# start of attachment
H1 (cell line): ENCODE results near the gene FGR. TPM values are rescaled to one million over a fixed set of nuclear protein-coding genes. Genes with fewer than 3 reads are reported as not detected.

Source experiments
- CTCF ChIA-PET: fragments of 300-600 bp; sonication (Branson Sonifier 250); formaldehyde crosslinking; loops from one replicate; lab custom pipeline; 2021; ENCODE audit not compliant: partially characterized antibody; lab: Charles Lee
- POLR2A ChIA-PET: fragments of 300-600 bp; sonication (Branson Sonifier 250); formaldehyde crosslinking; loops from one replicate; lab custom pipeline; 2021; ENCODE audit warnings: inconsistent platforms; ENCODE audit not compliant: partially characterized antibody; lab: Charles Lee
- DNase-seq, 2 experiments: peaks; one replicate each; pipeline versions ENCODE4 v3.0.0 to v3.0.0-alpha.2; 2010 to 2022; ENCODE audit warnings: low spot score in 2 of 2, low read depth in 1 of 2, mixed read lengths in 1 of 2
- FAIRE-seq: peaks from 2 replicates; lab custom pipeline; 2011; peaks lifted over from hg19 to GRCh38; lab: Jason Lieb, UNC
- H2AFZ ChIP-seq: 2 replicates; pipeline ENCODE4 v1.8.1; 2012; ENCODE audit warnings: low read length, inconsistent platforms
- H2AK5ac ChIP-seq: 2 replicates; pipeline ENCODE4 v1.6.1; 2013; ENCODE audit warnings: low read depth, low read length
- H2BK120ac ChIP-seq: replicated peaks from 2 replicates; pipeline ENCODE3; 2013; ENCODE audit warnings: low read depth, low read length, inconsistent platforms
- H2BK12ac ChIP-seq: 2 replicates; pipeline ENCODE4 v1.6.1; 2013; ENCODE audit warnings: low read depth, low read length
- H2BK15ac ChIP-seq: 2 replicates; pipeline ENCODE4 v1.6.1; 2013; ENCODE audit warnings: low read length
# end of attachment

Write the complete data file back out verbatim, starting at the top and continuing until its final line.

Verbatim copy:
H1 (cell line): ENCODE results near the gene FGR. TPM values are rescaled to one million over a fixed set of nuclear protein-coding genes. Genes with fewer than 3 reads are reported as not detected.

Source experiments
- CTCF ChIA-PET: fragments of 300-600 bp; sonication (Branson Sonifier 250); formaldehyde crosslinking; loops from one replicate; lab custom pipeline; 2021; ENCODE audit not compliant: partially characterized antibody; lab: Charles Lee
- POLR2A ChIA-PET: fragments of 300-600 bp; sonication (Branson Sonifier 250); formaldehyde crosslinking; loops from one replicate; lab custom pipeline; 2021; ENCODE audit warnings: inconsistent platforms; ENCODE audit not compliant: partially characterized antibody; lab: Charles Lee
- DNase-seq, 2 experiments: peaks; one replicate each; pipeline versions ENCODE4 v3.0.0 to v3.0.0-alpha.2; 2010 to 2022; ENCODE audit warnings: low spot score in 2 of 2, low read depth in 1 of 2, mixed read lengths in 1 of 2
- FAIRE-seq: peaks from 2 replicates; lab custom pipeline; 2011; peaks lifted over from hg19 to GRCh38; lab: Jason Lieb, UNC
- H2AFZ ChIP-seq: 2 replicates; pipeline ENCODE4 v1.8.1; 2012; ENCODE audit warnings: low read length, inconsistent platforms
- H2AK5ac ChIP-seq: 2 replicates; pipeline ENCODE4 v1.6.1; 2013; ENCODE audit warnings: low read depth, low read length
- H2BK120ac ChIP-seq: replicated peaks from 2 replicates; pipeline ENCODE3; 2013; ENCODE audit warnings: low read depth, low read length, inconsistent platforms
- H2BK12ac ChIP-seq: 2 replicates; pipeline ENCODE4 v1.6.1; 2013; ENCODE audit warnings: low read depth, low read length
- H2BK15ac ChIP-seq: 2 replicates; pipeline ENCODE4 v1.6.1; 2013; ENCODE audit warnings: low read length